The world as we know it grows smaller and smaller in this age of connectivity. Connectivity puts the world at our fingertips and makes everything and everyone that much more accessible. Through our computers and mobile devices we can interact with people on the other side of the globe, book flight tickets with a single tap, and purchase anything we can think of. All this is made possible through APIs. An API or Application Programming Interface is a messenger that allows applications, data and devices to ‘talk’ to each other using a predefined set of commands.

 

Uses of APIs

  • APIs are be used to obtain data from third parties. When an action is performed on a mobile phone, APIs connect to the internet and send data to a server. The server then receives the information, interprets it, performs the action based on the user input and sends it back to the phone. The API receives this information and interprets it for the user. Take for example a scenario where you are looking to book flight tickets. Instead of going to a particular airline’s website for your purchase, you might choose to go to an online travel service, such as Expedia. In this instance, Expedia interacts with the airline’s API, pulling availability of tickets based on request information such as travel class, departure and arrival dates, and destination from the airline’s database. Another example is the weather app on your phone. APIs connect the weather app with third parties, such as the Weather Channel, to retrieve weather-related data.
  • Apart from retrieving data, APIs also used to hide complexity and perform tasks. An example of this would be the operating systems on our computers and mobile phones.  App developers don’t have to worry about setting up a WIFI connection, drawing shapes on the screen to make a user interface or how to talk to various sensors such as the accelerometer or GPS. The operating system, instead, gives developers a number of APIs to simplify this.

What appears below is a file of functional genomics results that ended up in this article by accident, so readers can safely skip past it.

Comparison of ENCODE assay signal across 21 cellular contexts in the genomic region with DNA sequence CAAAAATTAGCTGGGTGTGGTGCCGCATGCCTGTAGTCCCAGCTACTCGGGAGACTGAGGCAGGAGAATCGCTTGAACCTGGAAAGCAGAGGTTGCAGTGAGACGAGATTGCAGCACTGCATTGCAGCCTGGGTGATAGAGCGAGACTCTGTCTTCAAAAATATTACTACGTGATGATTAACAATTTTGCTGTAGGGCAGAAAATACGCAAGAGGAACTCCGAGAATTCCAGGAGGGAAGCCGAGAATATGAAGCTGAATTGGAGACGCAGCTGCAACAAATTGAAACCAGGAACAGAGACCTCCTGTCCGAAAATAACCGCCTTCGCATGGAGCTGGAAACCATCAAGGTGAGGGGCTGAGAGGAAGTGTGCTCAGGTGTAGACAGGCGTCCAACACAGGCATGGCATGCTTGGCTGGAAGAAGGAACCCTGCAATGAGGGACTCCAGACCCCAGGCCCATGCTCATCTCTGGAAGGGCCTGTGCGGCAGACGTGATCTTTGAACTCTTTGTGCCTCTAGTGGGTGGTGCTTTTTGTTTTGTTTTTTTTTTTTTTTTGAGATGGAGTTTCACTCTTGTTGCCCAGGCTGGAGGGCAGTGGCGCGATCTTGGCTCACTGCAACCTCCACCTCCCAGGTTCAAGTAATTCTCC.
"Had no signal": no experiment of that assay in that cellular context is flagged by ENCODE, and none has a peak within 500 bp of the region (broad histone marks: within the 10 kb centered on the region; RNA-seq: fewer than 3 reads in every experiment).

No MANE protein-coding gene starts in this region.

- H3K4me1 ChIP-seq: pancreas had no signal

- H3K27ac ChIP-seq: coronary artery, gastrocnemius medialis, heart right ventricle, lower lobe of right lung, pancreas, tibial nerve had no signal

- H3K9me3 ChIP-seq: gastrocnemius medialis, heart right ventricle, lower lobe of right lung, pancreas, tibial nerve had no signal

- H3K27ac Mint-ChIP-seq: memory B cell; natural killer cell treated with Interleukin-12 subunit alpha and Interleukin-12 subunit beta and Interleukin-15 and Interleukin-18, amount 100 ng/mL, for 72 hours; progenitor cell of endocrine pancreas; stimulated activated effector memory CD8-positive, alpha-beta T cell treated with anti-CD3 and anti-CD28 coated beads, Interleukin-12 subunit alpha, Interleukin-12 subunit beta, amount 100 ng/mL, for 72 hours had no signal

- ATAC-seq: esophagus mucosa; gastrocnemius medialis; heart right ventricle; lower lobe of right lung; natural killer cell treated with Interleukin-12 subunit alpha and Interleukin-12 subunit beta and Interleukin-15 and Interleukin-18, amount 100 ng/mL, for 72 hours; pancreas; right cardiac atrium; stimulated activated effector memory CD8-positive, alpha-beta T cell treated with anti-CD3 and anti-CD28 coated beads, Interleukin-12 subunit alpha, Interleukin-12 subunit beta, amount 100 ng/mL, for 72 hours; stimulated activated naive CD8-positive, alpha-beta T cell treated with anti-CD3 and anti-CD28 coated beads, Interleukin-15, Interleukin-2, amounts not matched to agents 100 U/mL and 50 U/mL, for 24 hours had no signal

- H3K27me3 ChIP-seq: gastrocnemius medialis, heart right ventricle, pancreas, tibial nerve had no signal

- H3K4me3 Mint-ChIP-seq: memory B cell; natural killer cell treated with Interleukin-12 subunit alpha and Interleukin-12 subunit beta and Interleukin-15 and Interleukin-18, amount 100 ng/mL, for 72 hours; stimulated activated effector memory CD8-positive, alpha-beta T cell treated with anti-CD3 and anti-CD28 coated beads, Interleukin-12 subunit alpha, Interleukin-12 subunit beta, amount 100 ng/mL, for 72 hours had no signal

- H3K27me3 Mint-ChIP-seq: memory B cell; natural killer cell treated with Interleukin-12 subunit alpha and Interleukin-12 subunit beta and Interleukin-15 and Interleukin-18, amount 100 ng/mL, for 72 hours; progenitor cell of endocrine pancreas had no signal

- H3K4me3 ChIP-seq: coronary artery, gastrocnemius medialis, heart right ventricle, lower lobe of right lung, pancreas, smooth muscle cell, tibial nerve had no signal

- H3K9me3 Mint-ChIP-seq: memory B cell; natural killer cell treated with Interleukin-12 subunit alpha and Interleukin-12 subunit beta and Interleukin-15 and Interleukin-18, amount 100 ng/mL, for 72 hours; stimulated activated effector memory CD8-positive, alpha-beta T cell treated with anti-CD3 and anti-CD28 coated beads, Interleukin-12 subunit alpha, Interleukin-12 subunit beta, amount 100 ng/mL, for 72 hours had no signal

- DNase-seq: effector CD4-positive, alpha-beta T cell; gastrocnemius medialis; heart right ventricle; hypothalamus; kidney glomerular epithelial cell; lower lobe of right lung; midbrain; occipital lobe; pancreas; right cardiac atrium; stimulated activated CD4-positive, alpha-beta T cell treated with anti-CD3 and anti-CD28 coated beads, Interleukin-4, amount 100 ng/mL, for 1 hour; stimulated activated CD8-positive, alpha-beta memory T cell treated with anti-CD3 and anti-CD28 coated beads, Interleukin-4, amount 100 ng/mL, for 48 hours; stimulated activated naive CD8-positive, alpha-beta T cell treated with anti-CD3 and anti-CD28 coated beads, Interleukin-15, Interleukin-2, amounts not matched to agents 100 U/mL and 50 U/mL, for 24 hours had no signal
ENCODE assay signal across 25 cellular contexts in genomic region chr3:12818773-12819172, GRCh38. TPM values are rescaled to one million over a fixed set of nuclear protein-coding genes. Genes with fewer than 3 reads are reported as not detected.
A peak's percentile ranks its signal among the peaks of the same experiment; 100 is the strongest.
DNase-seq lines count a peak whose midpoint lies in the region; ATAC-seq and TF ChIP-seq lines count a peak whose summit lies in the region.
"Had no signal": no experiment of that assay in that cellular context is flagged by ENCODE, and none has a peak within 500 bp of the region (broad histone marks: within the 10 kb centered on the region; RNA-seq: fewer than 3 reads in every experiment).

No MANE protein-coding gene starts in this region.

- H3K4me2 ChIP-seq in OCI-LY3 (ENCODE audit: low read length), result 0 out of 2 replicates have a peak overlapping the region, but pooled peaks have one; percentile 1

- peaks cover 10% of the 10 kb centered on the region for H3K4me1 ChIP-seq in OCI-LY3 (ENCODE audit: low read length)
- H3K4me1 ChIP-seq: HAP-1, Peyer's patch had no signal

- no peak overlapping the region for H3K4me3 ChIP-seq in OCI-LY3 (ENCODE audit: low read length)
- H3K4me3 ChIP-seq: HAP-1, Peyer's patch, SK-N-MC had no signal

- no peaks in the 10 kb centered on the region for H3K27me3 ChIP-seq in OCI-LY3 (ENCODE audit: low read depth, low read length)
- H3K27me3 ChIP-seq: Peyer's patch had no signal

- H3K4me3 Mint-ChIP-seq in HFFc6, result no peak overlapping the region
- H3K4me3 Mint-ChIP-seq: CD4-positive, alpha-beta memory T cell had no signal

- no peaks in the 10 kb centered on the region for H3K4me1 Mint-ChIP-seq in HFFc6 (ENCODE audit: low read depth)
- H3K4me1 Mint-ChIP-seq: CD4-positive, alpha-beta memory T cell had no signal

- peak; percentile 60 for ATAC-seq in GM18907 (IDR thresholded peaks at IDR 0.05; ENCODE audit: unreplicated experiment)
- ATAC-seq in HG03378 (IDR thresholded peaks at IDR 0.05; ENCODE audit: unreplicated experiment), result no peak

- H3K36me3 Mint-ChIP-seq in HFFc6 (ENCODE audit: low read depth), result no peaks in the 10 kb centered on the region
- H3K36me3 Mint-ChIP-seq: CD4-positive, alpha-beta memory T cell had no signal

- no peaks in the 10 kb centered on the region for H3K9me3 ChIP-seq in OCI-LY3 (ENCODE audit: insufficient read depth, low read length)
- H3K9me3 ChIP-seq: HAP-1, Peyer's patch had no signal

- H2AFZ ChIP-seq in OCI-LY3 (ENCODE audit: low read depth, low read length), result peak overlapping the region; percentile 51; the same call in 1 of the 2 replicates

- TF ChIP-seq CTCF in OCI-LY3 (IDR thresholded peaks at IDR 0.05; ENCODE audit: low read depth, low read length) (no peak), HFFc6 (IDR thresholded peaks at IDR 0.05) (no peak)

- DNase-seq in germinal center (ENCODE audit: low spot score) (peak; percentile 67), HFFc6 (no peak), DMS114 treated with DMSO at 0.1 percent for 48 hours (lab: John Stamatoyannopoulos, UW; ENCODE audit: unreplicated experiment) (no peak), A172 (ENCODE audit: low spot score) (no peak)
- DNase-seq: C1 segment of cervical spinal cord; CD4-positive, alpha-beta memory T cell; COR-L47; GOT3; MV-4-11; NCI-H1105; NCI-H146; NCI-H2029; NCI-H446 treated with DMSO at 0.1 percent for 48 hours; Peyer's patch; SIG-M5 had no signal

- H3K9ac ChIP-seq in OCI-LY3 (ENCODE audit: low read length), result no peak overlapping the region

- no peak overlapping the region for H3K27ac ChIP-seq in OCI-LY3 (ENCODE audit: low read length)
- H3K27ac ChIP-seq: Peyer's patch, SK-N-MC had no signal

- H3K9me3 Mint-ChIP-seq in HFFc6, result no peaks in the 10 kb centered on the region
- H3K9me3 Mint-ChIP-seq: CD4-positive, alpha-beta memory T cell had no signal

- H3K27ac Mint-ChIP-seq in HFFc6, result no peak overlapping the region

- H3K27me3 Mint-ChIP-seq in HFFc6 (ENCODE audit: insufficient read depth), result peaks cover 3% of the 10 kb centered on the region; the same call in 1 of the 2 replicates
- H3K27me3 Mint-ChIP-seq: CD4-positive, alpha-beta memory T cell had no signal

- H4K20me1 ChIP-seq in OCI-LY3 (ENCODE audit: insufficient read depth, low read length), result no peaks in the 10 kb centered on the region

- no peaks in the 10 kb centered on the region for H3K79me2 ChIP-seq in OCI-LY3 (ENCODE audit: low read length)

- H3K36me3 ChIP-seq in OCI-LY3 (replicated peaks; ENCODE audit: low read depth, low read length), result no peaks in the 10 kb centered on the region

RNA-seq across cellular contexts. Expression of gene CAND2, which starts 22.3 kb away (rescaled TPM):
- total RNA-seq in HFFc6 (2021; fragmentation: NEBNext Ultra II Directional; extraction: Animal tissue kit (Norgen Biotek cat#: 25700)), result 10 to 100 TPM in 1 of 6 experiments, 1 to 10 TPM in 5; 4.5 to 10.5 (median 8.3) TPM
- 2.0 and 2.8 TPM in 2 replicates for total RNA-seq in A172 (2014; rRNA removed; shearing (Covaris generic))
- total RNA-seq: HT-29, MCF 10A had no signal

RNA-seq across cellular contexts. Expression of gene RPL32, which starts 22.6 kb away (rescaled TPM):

• APIs also extend app functionality. Developers use APIs on personal assistants like Alexa, Siri or Google Assistant to extend their functionalities. For example, in the case of Google Home, external vendors utilized APIs to integrate with Google Assistant so that Google Home could be used to turn on and off light switches.
  • Finally, APIs add an additional layer of security to your smart device. When an app such as the GPS wants to access your location, it does so through an API. These APIs also allow you to revoke the request to use your location. In this way, APIs act as gatekeepers, protecting our personal information and only giving it out to apps we choose.

 

Types of APIs

  • Web APIs: Web APIs are APIs that define endpoints, valid request and response formats, and can be accessed using the HTTP protocol. Web APIs are designed for web servers or web browsers. Web APIs feature varying levels of security and privacy. Multiple web APIs can be combined into a composite API or a collection of data or service APIs.
  • Open APIs: Also known as Public API, are publicly available with no restriction.They may require registration, use of an API key, or may be completely open. External developers use them to access data or services.
  • Partner APIs: A developer needs specific rights or licenses in order to access this type of API because they are not available to the public. Usually, these kinds of APIs are associated with paid services. An example of this is the MuleSoft Anypoint Platform, which is an API-led integration solution for connecting applications, data, and devices in the cloud and on-premises. Users can quickly design, implement and deploy APIs as well as utilize out-of-the-box connectors for integrations (Read our post on MuleSoft).
  • Internal APIs: Also known as Private APIs, Internal APIs are designed for use within a company and to be hidden from external users. Companies utilize Internal APIs to share tools, data and programs among teams and for improved security and access control.
  • Composite APIs: This API type combines multiple data or service APIs. Composite API contains list of API calls, to be executed depending on the predefined dependency. They are built using the API orchestration capabilities of an API creation tool. Composite APIs speed up the process of execution and improve the performance of listeners in web interfaces.

 

Our team of integration experts can develop APIs based on your business requirements. Set up a consultation to find out how.

 

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